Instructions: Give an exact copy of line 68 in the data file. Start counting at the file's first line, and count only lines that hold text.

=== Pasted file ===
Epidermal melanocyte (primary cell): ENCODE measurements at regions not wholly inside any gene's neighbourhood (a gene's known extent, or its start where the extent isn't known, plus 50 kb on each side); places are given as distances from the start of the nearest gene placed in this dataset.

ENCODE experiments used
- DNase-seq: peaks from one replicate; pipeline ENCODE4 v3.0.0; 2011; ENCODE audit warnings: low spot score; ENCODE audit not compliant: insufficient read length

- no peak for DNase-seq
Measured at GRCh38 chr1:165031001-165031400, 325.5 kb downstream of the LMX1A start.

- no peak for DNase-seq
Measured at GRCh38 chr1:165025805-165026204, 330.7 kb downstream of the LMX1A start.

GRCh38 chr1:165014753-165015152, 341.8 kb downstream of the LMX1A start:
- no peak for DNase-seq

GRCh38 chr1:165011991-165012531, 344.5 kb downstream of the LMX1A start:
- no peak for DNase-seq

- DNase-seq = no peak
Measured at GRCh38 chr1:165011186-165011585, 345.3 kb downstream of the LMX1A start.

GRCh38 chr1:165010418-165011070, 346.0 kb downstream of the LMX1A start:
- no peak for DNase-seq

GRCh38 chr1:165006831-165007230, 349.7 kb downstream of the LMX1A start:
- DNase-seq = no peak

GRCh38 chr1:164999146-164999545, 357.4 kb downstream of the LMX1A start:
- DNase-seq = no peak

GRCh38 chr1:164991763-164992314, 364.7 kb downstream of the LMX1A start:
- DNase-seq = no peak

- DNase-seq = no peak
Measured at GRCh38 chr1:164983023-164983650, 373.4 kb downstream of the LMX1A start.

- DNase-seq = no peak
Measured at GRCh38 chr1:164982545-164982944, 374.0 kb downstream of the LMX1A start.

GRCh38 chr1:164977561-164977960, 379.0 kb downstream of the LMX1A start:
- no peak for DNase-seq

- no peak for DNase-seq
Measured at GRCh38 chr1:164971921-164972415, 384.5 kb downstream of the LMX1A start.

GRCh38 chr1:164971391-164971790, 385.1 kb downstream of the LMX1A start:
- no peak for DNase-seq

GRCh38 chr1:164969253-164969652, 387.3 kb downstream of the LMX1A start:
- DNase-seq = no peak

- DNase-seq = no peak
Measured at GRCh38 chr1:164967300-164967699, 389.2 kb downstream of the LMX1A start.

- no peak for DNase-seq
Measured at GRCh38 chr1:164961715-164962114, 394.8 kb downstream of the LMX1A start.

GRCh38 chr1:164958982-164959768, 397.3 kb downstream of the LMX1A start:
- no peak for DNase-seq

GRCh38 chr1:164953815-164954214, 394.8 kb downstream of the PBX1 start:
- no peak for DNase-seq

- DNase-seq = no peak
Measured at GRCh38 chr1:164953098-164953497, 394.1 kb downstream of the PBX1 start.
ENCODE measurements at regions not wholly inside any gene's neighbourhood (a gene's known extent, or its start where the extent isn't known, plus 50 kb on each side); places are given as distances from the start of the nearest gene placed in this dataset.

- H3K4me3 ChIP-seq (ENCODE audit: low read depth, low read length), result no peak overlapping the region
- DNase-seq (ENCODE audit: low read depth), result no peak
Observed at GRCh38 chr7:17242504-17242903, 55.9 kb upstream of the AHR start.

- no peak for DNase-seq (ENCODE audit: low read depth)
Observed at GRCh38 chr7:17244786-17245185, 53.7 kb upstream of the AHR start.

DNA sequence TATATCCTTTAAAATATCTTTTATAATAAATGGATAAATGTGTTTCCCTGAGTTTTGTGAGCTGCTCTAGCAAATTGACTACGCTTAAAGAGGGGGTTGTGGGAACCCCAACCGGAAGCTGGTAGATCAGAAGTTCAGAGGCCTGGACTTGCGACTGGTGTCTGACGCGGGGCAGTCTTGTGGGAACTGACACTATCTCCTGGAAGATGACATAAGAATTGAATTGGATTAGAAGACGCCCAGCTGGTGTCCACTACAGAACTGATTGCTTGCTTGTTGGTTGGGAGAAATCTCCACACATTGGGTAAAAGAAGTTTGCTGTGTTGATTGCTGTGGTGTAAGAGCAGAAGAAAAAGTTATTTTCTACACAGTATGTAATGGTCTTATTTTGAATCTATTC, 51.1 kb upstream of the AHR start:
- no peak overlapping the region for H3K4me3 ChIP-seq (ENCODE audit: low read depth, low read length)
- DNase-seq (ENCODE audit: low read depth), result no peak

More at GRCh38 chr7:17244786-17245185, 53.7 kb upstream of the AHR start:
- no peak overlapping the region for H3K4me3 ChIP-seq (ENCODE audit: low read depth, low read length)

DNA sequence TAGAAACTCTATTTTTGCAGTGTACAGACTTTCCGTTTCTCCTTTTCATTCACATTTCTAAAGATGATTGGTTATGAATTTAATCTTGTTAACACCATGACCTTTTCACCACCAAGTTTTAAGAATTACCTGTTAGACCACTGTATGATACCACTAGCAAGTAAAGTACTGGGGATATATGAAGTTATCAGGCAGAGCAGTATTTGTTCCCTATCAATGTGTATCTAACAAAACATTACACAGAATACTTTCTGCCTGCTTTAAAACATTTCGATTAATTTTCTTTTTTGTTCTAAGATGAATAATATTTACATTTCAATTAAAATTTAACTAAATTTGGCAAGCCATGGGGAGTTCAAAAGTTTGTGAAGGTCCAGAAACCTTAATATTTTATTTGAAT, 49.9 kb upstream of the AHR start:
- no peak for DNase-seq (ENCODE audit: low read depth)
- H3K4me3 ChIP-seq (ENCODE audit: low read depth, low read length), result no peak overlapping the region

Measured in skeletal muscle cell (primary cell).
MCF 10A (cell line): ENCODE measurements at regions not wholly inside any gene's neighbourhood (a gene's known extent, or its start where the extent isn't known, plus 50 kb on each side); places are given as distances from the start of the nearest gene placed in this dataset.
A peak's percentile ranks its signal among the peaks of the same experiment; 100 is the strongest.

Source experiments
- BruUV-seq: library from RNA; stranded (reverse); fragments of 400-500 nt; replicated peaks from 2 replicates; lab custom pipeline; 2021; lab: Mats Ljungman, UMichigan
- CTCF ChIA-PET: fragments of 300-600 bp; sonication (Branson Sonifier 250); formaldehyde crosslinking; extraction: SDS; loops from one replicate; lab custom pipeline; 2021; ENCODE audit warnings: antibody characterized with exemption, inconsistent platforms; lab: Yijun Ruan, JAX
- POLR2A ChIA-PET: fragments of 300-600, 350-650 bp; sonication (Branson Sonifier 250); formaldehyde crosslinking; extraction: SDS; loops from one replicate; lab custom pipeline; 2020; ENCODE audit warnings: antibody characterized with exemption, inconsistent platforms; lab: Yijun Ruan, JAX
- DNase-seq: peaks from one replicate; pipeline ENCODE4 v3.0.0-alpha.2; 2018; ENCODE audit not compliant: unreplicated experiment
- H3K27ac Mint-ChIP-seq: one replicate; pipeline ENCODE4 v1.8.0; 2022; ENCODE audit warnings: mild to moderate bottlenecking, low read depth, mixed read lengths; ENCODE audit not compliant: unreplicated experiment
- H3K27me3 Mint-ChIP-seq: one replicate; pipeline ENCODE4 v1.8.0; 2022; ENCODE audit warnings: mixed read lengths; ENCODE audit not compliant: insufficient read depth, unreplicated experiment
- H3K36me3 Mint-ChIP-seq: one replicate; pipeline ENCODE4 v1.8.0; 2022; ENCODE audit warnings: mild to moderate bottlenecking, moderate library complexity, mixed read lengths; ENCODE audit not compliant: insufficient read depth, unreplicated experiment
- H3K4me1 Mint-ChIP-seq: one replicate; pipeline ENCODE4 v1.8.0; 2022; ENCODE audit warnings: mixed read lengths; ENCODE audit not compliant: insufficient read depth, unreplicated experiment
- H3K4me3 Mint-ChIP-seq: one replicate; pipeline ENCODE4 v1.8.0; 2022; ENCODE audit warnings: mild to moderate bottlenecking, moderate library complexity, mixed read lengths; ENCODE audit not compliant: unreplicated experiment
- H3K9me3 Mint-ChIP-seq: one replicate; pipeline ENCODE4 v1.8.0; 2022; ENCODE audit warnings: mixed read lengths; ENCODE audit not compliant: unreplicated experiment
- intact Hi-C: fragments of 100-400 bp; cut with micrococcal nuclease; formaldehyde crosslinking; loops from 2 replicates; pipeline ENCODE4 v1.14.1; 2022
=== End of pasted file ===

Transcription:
- H3K36me3 Mint-ChIP-seq: one replicate; pipeline ENCODE4 v1.8.0; 2022; ENCODE audit warnings: mild to moderate bottlenecking, moderate library complexity, mixed read lengths; ENCODE audit not compliant: insufficient read depth, unreplicated experiment